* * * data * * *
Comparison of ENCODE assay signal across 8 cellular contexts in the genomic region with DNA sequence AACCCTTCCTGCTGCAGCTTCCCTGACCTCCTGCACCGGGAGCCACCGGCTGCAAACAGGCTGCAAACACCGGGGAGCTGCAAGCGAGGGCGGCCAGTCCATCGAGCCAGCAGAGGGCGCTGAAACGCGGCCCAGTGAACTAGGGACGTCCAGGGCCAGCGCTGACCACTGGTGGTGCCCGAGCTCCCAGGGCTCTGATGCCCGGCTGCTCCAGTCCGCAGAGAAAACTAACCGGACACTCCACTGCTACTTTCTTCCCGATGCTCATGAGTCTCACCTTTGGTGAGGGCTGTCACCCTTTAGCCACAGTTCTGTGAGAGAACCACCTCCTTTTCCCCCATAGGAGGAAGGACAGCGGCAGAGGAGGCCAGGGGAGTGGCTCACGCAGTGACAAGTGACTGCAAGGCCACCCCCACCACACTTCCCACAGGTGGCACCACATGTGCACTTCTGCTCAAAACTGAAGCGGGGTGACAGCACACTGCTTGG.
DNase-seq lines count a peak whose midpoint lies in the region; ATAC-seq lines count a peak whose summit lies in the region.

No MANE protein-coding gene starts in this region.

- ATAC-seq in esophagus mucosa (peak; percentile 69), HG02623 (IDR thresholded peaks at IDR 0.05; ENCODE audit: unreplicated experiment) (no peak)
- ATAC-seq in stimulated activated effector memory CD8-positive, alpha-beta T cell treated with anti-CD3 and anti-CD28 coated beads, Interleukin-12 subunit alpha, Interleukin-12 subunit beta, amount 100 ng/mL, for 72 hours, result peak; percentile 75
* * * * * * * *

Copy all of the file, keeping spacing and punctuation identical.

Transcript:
Comparison of ENCODE assay signal across 8 cellular contexts in the genomic region with DNA sequence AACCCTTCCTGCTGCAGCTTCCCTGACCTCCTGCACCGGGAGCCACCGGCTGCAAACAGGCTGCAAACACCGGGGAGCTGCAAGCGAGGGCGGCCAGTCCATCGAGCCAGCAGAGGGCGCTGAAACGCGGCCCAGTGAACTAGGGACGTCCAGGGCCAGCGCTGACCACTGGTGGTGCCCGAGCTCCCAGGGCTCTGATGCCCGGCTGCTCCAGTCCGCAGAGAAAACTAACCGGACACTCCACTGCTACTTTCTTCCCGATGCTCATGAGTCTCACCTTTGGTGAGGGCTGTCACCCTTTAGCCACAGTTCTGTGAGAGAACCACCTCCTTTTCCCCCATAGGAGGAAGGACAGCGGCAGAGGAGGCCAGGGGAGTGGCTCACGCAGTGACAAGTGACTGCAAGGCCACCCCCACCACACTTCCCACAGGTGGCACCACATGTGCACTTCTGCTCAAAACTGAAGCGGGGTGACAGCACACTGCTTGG.
DNase-seq lines count a peak whose midpoint lies in the region; ATAC-seq lines count a peak whose summit lies in the region.

No MANE protein-coding gene starts in this region.

- ATAC-seq in esophagus mucosa (peak; percentile 69), HG02623 (IDR thresholded peaks at IDR 0.05; ENCODE audit: unreplicated experiment) (no peak)
- ATAC-seq in stimulated activated effector memory CD8-positive, alpha-beta T cell treated with anti-CD3 and anti-CD28 coated beads, Interleukin-12 subunit alpha, Interleukin-12 subunit beta, amount 100 ng/mL, for 72 hours, result peak; percentile 75